Monday, April 22News For London

Celebrity, food, fiction and fact – booksellers bank on a Christmas bonanza

Christmas crackers: some best-selling fiction at Foyle’s bookshop
(Picture: Muhammad Hamza Khan)

London’s booksellers are hoping for a bumper month of sales in the run-up to Christmas – their most crucial four weeks of the year.

Independent bookshops and the smaller chains – facing increasing online competition from Amazon and other retailers – rely on December sales for almost half their annual income.  This year, as window displays have been completed to tempt passing customers, booksellers will be watching the weather inside and outside their shops, gauging which titles are turning over the tills.

“It changes the game for us,” said Olivia, one of the staff at Lutyens & Rubinstein, an independent bookshop near Portobello Road in west London’s Notting Hill, which modestly describes its wares as among “life’s essential’s.” “Once we’ve set out our stall for Christmas, those books will immediately start to sell,” Olivia added. Pressed on her favourites for the season, she nominates new novels by Zadie Smith and Adam Thirlwell.

Holiday reading? A customer at Foyle’s, Charing Cross Road
(Picture:  Muhammad Hamza Khan)

Nearby, tourists pose for selfies outside another bookshop with a blue plaque above the door. In years gone by, a travel bookshop traded here; the inspiration for the film, Notting Hill.  The film has helped the area’s economy: Britain’s booksellers hope each Christmas for a similar boost.    

In their Marylebone High Street flagship shop, manager Brett Wolstencroft, of the Daunt Books chain – with its own renowned real-life travel section – acknowledges the importance of the Christmas trade.

“It’s a crucial time,” he said. “Various figures are banded about it the trade, but a small high street bookshop can make a third or more of its annual takings in the four weeks before Christmas.  Most small bookshops will have been trading at a loss until they get to November.”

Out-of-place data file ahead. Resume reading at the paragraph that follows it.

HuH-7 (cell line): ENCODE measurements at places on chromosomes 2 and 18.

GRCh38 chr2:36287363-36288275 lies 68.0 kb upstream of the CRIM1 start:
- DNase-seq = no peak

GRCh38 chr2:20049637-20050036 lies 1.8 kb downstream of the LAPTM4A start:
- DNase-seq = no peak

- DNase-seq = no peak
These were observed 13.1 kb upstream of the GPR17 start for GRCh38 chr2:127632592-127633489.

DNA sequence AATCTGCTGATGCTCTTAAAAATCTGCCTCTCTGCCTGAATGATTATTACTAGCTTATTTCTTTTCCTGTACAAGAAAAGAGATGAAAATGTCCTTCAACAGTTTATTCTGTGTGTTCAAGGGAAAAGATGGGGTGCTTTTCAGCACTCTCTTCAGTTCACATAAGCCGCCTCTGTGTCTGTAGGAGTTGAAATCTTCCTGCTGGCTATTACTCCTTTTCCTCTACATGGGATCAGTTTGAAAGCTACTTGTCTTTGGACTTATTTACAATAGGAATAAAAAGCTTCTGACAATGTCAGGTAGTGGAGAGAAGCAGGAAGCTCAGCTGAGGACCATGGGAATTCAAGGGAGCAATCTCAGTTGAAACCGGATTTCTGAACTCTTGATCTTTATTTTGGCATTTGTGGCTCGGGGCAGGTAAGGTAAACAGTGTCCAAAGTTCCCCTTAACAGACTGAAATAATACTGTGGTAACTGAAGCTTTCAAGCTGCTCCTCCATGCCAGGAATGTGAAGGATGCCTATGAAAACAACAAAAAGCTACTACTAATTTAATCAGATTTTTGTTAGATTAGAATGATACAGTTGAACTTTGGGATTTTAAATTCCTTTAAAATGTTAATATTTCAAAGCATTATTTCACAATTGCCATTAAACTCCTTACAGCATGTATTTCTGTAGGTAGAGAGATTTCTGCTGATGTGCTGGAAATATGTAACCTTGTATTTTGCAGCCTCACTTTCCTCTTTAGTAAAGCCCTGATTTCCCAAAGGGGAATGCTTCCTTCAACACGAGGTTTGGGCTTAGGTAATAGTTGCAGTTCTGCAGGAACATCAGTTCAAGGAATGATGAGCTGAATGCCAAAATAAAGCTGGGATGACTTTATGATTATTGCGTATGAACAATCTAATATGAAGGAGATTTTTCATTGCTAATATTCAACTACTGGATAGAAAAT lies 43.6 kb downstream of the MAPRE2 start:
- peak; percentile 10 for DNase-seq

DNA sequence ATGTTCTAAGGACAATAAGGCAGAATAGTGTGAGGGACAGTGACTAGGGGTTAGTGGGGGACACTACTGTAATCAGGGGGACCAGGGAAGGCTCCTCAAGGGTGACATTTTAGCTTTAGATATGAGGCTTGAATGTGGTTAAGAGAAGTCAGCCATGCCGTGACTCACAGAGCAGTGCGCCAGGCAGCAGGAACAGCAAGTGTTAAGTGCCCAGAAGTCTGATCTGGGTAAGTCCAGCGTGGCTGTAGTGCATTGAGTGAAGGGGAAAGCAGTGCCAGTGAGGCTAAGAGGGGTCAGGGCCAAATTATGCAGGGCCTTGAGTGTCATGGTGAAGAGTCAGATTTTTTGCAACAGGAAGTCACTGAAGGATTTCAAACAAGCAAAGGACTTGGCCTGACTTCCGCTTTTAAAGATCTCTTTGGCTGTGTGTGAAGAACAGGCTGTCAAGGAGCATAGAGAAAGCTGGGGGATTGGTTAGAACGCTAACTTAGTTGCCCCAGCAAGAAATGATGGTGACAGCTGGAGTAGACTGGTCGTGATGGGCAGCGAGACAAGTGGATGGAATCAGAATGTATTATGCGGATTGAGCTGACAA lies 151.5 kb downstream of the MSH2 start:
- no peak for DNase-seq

Book sellers reckon many Britons only buy books at Christmas – usually as presents – but the period is crucial for encouraging them into the shops, where they may develop reading habits of their own. Similarly, students may bemoan their financial state, but for booksellers they are important customers whose reading – and book buying – habits may last a lifetime.

In recent years, publishers have increasingly focussed on the Christmas period, launching a slew of titles aimed at customers who may only buy books at this time of year, whether as presents or for themselves. The trends for celebrity – even micro-celebrity – biographies, cookbooks, TV-tie-ins and the like have led to fears that more recondite reading may be forced off the shelves, as booksellers try to cope with rising rents, fuel bills and other costs.  But Wolstencroft remains confident that other literature will survive.

“Once Christmas sales were all about the latest Delia Smith [cookery book], and celebrity titles are always welcome, but this year we have 40 non-fiction works on our season’s list,” he said.

“Since the Covid-19 pandemic, when people were isolated, I think we have seen that people have realised the physical pleasures of the printed book, and browsing the shelves,” he adds. “And in a recession, I think there is evidence that for readers, books are a resilient item in their budgets.”

Andrew Holgate, who recently retired after a distinguished career as books editor of the Sunday Times, points out that, though celebrity author sales may skew sales figures at Christmas, they are important for the wider publishing eco-system.

“Christmas is absolutely huge for booksellers,” he said. “And although some people may decry trends for celebrity autobiographies, cookery books and the like, it’s important to remember that the revenues they bring to booksellers at this time help shops survive during the rest of the year. And that in turn supports the many other authors and titles that they can stock.”

Festive fare: hardback books arrayed to tempt the shopper
(Picture: Muhammad Hamza Khan)